Difang and Igay Duana

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Difang and Igay Duana
BornDifang: (1921-03-20)March 20, 1921
Igay: (1922-08-09)August 9, 1922
DiedDifang: March 29, 2002(2002-03-29) (aged 81)
Igay: May 16, 2002(2002-05-16) (aged 79)

Difang Duana (March 20, 1921 – March 29, 2002) and Igay Duana (August 9, 1922 – May 16, 2002), Chinese names Kuo Ying-nan (郭英男) and Kuo Hsiu-chu (郭秀珠), were Amis husband and wife farmers from Taiwan who became known as a folk music duo who specialized in traditional Amis chants. Their most recognized work is a performance of a traditional Amis Palang song, alternately called "Weeding and Paddyfield Song No. 1", "Elders' Drinking Song", and "Jubilant Drinking Song", or Sapiliepah a Radiw in the Amis language. The song was recorded by a French government project and EMI, and was subsequently sampled by the musical project Enigma for their international hit single "Return to Innocence". Accusations of unintentional usage without permission were settled out of court.

Musical career[edit]

In 1988, Difang and Igay traveled to France to sing on tour organized by ethnomusicologist Hsu Tsang-Houei, during which they and around 30 other aboriginal Taiwanese artists were paid $15 a day. Their performances were recorded by the Maison des Cultures du Monde ("Institute for World Cultures"), part of the French Ministère de L'éducation Nationale ("National Education Ministry"), and put onto an "anonymous" compilation of "Taiwanese aboriginal songs" to be used for educational purposes. Six years later, Michael Cretu, the creative mind behind the Ibiza-based Romanian/German musical project Enigma, believing the recording to be in the public domain,[1] sampled the recording on his song "Return to Innocence". After Taiwanese press agencies identified the Duanas' performance, the couple were offered a contract with Magic Stone, a subsidiary of the Taiwanese indie label, Rock Records; their music achieved little exposure outside of Taiwan.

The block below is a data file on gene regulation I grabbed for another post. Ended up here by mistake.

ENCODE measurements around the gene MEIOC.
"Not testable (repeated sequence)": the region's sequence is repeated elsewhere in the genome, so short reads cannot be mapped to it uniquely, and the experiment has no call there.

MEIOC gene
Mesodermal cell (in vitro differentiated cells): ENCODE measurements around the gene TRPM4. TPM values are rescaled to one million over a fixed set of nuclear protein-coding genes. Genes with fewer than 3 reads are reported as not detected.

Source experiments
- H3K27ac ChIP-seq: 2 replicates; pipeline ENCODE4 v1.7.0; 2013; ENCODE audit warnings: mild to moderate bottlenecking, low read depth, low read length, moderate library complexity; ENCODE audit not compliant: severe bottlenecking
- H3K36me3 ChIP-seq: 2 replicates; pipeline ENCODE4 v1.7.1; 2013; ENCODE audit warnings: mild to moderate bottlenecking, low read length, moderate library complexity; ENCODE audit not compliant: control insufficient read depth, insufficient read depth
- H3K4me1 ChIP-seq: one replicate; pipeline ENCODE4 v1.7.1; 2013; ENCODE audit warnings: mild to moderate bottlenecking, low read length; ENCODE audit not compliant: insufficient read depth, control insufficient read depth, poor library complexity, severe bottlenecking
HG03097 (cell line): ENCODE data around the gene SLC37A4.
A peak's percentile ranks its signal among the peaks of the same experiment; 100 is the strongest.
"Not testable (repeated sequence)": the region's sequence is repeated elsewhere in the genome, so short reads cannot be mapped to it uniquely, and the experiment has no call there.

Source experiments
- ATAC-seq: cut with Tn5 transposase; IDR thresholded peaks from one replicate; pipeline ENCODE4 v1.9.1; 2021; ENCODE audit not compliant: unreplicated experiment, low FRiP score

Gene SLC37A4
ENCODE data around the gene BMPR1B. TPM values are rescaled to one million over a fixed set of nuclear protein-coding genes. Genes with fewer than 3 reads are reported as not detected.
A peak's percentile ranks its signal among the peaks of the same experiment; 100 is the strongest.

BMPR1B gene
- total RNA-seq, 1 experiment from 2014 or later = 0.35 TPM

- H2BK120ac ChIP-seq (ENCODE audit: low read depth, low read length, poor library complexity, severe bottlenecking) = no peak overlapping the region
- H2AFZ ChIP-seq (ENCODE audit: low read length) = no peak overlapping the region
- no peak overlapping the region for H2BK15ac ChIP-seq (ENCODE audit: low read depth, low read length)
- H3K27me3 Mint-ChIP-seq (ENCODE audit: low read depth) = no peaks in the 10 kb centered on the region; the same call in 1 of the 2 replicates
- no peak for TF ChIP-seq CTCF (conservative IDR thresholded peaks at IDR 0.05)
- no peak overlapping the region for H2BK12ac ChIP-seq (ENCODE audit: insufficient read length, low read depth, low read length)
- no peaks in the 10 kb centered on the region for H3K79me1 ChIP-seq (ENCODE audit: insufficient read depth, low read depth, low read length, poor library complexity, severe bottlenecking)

In 1998, the Duanas filed suit against Cretu and EMI for violation of copyright. The suit was settled out of court in July 1999 for an undisclosed amount.[2] The couple reportedly used some of the money to set up a scholarship fund for Amis children. Magic Stone's attorney also won a suit against the French government, but the government insisted on giving the money to a folk art foundation in trust, and not to the Duanas. In response to the lawsuits, Robin Lee, director of Taiwan's Association of Recording Copyright Owners, claimed that since performers of traditional folk music aren't authors, they have no copyright. Lee was wrong because the standard practice is to list the music as traditional (no copyright), but the arrangement of it as copyrighted.[3] The Duanas have been credited on all subsequent releases of the song.

The media attention garnered by the Duanas' legal case piqued public interest in their music. Dan Lacksman of Deep Forest, in collaboration with Magic Stone Records and the Duanas, produced the ethnic electronica album, Circle of Life. The album was released in 1998 under the artist name Difang, though both Difang and Igay perform on the record. A second album, Across the Yellow Earth, was released in 2001.


Difang died on March 29, 2002, from sepsis.[4] He had struggled with diabetes for many years, and his health deteriorated significantly after he was bitten by a venomous centipede in October of the previous year.[4] Igay died shortly thereafter, on May 16, 2002, after a lengthy battle with breast cancer. She had been initially diagnosed on July 8, 1996.


  • Uncredited ("anonymous") recording in Polyphonies vocales des aborigènes de Taïwan, Ministère de l'éducation nationale, 1988
  • "Return to Innocence", EMI Records, 1993
  • Circle of Life, Magic Stone Records, 1998 (reached No. 1 in Japan and Taiwan)
  • Across the Yellow Earth, Magic Stone Records, 2001


  1. ^ RTI Article (archived), EnigmaLair, Geocities.com
  2. ^ Guy, Nancy. "Trafficking Taiwan Aboriginal Voices", Handle with Care: Ownership and Control of Ethnographic Materials, ed. Jaarsma, S.R. University of Pittsburgh Press (2002): 195–206.
  3. ^ René T. A. Lysloff; Leslie C. Gay, Jr. (October 29, 2003). Music and Technoculture. Wesleyan University Press. p. 70. ISBN 978-0-8195-6514-3.
  4. ^ a b Huang, Sandy (March 30, 2002). "Amis singer Difang passes away". Taipei Times. Retrieved April 19, 2012.

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